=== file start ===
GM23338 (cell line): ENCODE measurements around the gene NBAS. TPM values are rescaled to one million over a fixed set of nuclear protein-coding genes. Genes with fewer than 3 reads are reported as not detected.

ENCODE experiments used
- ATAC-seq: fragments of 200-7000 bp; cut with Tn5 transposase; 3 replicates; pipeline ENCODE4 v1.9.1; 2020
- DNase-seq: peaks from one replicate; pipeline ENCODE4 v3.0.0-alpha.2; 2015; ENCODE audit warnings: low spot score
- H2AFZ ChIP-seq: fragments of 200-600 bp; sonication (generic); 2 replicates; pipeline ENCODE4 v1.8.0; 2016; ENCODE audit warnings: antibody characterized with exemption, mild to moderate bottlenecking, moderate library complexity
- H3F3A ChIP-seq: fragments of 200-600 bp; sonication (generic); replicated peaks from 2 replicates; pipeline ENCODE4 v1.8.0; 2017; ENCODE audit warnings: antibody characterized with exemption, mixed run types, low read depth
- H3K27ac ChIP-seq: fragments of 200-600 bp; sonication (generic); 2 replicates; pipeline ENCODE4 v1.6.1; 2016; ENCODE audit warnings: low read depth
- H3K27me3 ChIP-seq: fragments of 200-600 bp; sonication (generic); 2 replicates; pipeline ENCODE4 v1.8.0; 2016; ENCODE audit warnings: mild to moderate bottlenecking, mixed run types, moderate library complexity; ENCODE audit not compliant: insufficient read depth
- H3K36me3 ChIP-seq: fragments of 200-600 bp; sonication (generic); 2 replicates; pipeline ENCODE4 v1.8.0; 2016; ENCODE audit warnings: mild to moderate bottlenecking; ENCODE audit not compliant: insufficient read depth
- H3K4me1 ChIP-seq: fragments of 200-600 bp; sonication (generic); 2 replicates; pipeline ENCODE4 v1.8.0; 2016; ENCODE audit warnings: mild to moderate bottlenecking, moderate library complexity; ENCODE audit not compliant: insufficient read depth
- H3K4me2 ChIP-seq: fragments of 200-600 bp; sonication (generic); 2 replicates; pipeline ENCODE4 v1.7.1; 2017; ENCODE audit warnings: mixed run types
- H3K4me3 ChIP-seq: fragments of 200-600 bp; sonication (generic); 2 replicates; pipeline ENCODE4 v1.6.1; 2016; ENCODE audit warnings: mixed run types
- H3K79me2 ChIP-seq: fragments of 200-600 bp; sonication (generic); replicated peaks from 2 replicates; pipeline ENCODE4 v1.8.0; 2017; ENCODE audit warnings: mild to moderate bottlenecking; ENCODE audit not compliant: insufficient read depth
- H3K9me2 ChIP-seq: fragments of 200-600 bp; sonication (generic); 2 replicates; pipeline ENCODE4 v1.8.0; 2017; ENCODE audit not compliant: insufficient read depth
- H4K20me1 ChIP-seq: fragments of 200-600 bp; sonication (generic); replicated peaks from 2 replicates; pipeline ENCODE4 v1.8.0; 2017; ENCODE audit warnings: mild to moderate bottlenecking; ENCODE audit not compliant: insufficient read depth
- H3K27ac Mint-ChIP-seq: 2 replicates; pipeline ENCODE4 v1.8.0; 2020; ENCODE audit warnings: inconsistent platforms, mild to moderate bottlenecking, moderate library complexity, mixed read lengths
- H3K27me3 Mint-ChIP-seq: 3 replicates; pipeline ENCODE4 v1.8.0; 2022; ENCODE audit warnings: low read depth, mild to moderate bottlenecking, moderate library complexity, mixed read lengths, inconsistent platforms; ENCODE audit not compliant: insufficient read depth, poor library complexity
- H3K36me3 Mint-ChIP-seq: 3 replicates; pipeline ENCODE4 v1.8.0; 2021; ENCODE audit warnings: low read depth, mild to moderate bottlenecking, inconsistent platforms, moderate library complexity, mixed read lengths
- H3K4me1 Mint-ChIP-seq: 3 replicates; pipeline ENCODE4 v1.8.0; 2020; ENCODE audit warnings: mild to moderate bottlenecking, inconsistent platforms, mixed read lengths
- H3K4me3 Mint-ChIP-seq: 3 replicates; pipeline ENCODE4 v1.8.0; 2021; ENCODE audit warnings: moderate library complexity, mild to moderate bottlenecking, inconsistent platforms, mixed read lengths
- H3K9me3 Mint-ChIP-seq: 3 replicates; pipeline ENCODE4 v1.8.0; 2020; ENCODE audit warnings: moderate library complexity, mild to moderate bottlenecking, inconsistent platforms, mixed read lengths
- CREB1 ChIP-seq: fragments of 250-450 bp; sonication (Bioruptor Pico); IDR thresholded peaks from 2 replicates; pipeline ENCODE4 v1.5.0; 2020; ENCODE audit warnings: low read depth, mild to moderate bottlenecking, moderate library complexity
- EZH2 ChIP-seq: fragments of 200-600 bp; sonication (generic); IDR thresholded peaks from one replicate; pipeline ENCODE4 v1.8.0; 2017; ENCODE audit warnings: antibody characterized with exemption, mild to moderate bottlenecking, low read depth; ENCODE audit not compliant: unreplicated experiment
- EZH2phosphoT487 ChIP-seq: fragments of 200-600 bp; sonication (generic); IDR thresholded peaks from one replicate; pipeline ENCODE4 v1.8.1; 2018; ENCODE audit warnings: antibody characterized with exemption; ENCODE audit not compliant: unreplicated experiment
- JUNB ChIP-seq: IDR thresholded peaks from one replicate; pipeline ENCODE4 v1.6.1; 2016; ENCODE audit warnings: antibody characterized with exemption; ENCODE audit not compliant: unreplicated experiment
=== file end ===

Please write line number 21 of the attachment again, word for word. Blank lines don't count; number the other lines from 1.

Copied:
- H3K9me3 Mint-ChIP-seq: 3 replicates; pipeline ENCODE4 v1.8.0; 2020; ENCODE audit warnings: moderate library complexity, mild to moderate bottlenecking, inconsistent platforms, mixed read lengths